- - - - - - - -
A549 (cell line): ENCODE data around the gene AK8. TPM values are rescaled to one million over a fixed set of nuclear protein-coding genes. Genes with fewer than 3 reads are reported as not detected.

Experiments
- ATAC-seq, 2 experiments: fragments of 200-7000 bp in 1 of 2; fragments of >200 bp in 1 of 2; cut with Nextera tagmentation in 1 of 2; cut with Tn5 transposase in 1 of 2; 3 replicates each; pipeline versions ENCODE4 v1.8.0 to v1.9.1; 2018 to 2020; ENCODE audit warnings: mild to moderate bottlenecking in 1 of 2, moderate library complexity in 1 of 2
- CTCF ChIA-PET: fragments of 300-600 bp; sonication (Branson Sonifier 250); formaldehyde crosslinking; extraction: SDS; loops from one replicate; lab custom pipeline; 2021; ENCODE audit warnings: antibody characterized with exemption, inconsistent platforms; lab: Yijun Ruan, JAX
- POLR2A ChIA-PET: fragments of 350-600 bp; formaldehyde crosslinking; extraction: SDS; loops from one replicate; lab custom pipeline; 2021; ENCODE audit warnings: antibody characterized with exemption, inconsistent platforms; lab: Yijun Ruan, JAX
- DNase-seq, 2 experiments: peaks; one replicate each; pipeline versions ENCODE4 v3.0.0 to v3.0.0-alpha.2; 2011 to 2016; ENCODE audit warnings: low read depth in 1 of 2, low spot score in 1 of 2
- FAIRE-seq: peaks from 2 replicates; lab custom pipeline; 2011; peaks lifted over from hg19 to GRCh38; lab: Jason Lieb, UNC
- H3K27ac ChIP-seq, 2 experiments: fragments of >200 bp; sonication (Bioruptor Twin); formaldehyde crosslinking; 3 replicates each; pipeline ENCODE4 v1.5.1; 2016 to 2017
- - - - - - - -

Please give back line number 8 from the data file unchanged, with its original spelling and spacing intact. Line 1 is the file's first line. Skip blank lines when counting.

- H3K27ac ChIP-seq, 2 experiments: fragments of >200 bp; sonication (Bioruptor Twin); formaldehyde crosslinking; 3 replicates each; pipeline ENCODE4 v1.5.1; 2016 to 2017